The Destruction of the Enemy

The weapon employed by the Faithful and True One is that of a sword, a sharp sword, that kept on proceeding from his mouth (v. 15). This is an obvious allusion to his powerful word (cf. Heb. 4:12).

Scripture is replete with references to the incomprehensible power of the spoken word of God. No less than ten times in Genesis 1 Moses employed the verb “said” in describing the creative acts by which the universe was fashioned. Later, the Psalmist expressed it like this: “By the word of Jehovah were the heavens made, and all the host of them by the breath of his mouth. . . for he spake and it was done” (Psa. 33:6,9). In maintaining the world, the writer of Hebrews observes that the Lord Jesus upholds all things “by the word of his power” (Heb. 1:3).

And so, at the time of judgment, the Savior will wage no carnal conflict with his enemies; he will merely speak the word, and they will be banished to eternal punishment (cf. Isa. 11:4; 2 Thes. 2:8).

When John describes Christ as ruling his enemies “with a rod of iron” (v. 15), the picture is one of crushing judgment. The Psalmist speaks of the conquering role of the Messiah when he says that he shall “break [his foes] with a rod of iron” and “dash them in pieces like a potter’s vessel” (Psa. 2:9; cf. Rev. 2:27). It is interesting that the original term for “rule” hints of a shepherd’s club, by which he not only destroys the predator, but also saves the flock.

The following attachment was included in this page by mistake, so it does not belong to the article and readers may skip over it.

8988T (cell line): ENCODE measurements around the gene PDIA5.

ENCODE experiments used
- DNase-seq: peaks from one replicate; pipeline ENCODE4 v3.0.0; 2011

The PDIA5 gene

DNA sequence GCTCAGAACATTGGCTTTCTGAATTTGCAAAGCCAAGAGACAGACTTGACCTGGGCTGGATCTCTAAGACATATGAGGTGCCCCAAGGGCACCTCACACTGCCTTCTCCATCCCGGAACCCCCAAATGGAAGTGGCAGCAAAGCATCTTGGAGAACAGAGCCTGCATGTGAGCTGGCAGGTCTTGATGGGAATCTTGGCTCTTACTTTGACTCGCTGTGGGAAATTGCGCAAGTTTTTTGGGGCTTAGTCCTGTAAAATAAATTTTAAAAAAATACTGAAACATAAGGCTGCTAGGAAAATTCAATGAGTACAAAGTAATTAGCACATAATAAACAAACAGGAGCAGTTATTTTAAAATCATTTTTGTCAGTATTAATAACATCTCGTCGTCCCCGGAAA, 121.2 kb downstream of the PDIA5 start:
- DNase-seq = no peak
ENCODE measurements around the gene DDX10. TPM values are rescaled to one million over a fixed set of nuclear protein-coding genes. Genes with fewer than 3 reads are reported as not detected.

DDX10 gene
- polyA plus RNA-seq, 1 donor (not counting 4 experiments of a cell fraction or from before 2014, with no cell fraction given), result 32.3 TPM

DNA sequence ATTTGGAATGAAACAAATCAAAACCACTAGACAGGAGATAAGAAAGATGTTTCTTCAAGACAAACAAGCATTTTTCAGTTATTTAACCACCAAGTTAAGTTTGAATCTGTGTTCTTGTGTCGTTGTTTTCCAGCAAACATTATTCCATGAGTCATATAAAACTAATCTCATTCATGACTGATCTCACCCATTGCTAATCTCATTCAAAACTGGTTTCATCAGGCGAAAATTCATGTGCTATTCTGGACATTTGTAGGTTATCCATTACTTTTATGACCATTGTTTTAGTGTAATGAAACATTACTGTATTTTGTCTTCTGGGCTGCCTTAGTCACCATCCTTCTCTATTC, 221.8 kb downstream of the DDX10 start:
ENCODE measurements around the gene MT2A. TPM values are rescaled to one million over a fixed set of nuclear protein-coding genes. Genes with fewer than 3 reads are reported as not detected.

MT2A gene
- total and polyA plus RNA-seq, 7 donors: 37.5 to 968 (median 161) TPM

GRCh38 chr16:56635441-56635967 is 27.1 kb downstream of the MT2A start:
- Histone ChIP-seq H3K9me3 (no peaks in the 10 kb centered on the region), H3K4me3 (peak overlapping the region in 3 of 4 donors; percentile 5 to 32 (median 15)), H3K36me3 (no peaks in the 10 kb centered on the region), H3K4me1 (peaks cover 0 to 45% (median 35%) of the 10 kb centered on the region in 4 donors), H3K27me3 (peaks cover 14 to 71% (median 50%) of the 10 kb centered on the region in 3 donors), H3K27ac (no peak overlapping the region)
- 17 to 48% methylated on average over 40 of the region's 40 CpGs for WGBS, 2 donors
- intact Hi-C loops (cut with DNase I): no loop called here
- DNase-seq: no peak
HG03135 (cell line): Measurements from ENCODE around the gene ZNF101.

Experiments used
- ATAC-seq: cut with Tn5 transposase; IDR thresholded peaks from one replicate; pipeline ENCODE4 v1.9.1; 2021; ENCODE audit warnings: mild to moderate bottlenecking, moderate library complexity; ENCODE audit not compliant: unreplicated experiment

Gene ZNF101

The Messianic-warrior will tread the winepress of “the fierceness of the wrath of God, the Almighty” (cf. 16:19). The “wrath” of God should not be interpreted in terms of an emotional outburst, as with frail humans; rather, it is a measured response of divine justice to human arrogance and rebellion. Too, it must be viewed against the backdrop of the Creator’s amazing love – so hatefully rejected by the masses. In 14:10, the apostle speaks of the “wine of the wrath of God, unmixed [i.e., undiluted, full strength] in the cup of his wrath.” This judgment will forever demonstrate that he is KING OF KINGS, AND LORD OF LORDS.


The most common impression of Jesus, entertained by devout Bible students, is that of a loving, tender, compassionate Savior. These qualities must never be minimized. But there is another side to that “coin” – the one portrayed in Revelation 19:11ff; that of the righteous warrior. Don’t trifle with the Son of God!

  • Arndt, William & Gingrich, F. W. 1967. Greek-English Lexicon. University of Chicago: Chicago, IL.
  • Barclay, William. 1960. The Revelation of John. Vol. 2. Westminster: Philadelphia, PA.
  • Jackson, Wayne. 1995. Select Studies in the Book of Revelation. Christian Courier Publications: Stockton, CA.
  • Johnson, Alan. 1981. Expositor’s Bible Commentary. Frank Gaebelein, ed. Zondervan: Grand Rapids, MI.
  • Mounce, Robert. 1977. The Book of Revelation. Eerdmans: Grand Rapids, MI.